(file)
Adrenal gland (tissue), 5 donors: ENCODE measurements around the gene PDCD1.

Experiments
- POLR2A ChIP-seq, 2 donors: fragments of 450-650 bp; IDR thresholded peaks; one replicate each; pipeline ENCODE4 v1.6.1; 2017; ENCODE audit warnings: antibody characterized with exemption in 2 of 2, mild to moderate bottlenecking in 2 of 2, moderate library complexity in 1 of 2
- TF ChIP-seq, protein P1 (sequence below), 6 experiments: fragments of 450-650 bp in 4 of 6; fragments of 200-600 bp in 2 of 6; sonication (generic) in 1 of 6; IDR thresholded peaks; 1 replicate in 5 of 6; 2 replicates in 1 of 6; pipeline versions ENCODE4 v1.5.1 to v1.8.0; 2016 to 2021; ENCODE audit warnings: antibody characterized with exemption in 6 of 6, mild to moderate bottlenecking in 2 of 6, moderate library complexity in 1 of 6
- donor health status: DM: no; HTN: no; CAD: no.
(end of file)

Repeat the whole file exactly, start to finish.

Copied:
Adrenal gland (tissue), 5 donors: ENCODE measurements around the gene PDCD1.

Experiments
- POLR2A ChIP-seq, 2 donors: fragments of 450-650 bp; IDR thresholded peaks; one replicate each; pipeline ENCODE4 v1.6.1; 2017; ENCODE audit warnings: antibody characterized with exemption in 2 of 2, mild to moderate bottlenecking in 2 of 2, moderate library complexity in 1 of 2
- TF ChIP-seq, protein P1 (sequence below), 6 experiments: fragments of 450-650 bp in 4 of 6; fragments of 200-600 bp in 2 of 6; sonication (generic) in 1 of 6; IDR thresholded peaks; 1 replicate in 5 of 6; 2 replicates in 1 of 6; pipeline versions ENCODE4 v1.5.1 to v1.8.0; 2016 to 2021; ENCODE audit warnings: antibody characterized with exemption in 6 of 6, mild to moderate bottlenecking in 2 of 6, moderate library complexity in 1 of 6
- donor health status: DM: no; HTN: no; CAD: no.